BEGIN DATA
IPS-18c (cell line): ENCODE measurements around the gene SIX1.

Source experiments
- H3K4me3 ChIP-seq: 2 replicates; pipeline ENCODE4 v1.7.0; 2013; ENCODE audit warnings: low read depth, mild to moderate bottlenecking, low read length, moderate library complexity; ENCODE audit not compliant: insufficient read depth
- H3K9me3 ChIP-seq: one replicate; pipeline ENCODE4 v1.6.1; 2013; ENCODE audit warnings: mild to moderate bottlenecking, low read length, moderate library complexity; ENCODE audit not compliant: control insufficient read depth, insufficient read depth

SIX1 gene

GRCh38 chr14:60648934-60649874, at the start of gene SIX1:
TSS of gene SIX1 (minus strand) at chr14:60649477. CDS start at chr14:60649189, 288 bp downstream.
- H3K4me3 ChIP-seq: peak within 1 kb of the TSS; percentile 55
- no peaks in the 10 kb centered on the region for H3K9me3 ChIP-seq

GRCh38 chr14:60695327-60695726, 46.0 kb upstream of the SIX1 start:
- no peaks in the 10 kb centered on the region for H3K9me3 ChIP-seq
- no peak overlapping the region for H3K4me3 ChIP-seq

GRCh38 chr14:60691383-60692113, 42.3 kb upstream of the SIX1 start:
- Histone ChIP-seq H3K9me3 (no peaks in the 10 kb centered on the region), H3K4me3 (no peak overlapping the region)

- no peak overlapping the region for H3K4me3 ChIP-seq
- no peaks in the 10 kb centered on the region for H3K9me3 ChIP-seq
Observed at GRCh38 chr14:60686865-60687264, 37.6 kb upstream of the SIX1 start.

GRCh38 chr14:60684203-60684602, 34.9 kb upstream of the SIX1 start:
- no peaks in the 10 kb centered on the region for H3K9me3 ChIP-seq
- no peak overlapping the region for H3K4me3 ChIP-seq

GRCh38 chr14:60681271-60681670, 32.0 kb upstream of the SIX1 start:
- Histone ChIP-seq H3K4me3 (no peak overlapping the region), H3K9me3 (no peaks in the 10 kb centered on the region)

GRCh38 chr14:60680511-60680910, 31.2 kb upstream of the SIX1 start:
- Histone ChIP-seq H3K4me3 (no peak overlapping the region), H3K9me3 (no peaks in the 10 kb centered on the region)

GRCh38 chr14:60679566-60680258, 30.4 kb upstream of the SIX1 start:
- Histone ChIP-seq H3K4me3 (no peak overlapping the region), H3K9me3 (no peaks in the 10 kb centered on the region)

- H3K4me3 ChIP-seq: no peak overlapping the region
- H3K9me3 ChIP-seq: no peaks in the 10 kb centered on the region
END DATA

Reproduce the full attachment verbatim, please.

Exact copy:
IPS-18c (cell line): ENCODE measurements around the gene SIX1.

Source experiments
- H3K4me3 ChIP-seq: 2 replicates; pipeline ENCODE4 v1.7.0; 2013; ENCODE audit warnings: low read depth, mild to moderate bottlenecking, low read length, moderate library complexity; ENCODE audit not compliant: insufficient read depth
- H3K9me3 ChIP-seq: one replicate; pipeline ENCODE4 v1.6.1; 2013; ENCODE audit warnings: mild to moderate bottlenecking, low read length, moderate library complexity; ENCODE audit not compliant: control insufficient read depth, insufficient read depth

SIX1 gene

GRCh38 chr14:60648934-60649874, at the start of gene SIX1:
TSS of gene SIX1 (minus strand) at chr14:60649477. CDS start at chr14:60649189, 288 bp downstream.
- H3K4me3 ChIP-seq: peak within 1 kb of the TSS; percentile 55
- no peaks in the 10 kb centered on the region for H3K9me3 ChIP-seq

GRCh38 chr14:60695327-60695726, 46.0 kb upstream of the SIX1 start:
- no peaks in the 10 kb centered on the region for H3K9me3 ChIP-seq
- no peak overlapping the region for H3K4me3 ChIP-seq

GRCh38 chr14:60691383-60692113, 42.3 kb upstream of the SIX1 start:
- Histone ChIP-seq H3K9me3 (no peaks in the 10 kb centered on the region), H3K4me3 (no peak overlapping the region)

- no peak overlapping the region for H3K4me3 ChIP-seq
- no peaks in the 10 kb centered on the region for H3K9me3 ChIP-seq
Observed at GRCh38 chr14:60686865-60687264, 37.6 kb upstream of the SIX1 start.

GRCh38 chr14:60684203-60684602, 34.9 kb upstream of the SIX1 start:
- no peaks in the 10 kb centered on the region for H3K9me3 ChIP-seq
- no peak overlapping the region for H3K4me3 ChIP-seq

GRCh38 chr14:60681271-60681670, 32.0 kb upstream of the SIX1 start:
- Histone ChIP-seq H3K4me3 (no peak overlapping the region), H3K9me3 (no peaks in the 10 kb centered on the region)

GRCh38 chr14:60680511-60680910, 31.2 kb upstream of the SIX1 start:
- Histone ChIP-seq H3K4me3 (no peak overlapping the region), H3K9me3 (no peaks in the 10 kb centered on the region)

GRCh38 chr14:60679566-60680258, 30.4 kb upstream of the SIX1 start:
- Histone ChIP-seq H3K4me3 (no peak overlapping the region), H3K9me3 (no peaks in the 10 kb centered on the region)

- H3K4me3 ChIP-seq: no peak overlapping the region
- H3K9me3 ChIP-seq: no peaks in the 10 kb centered on the region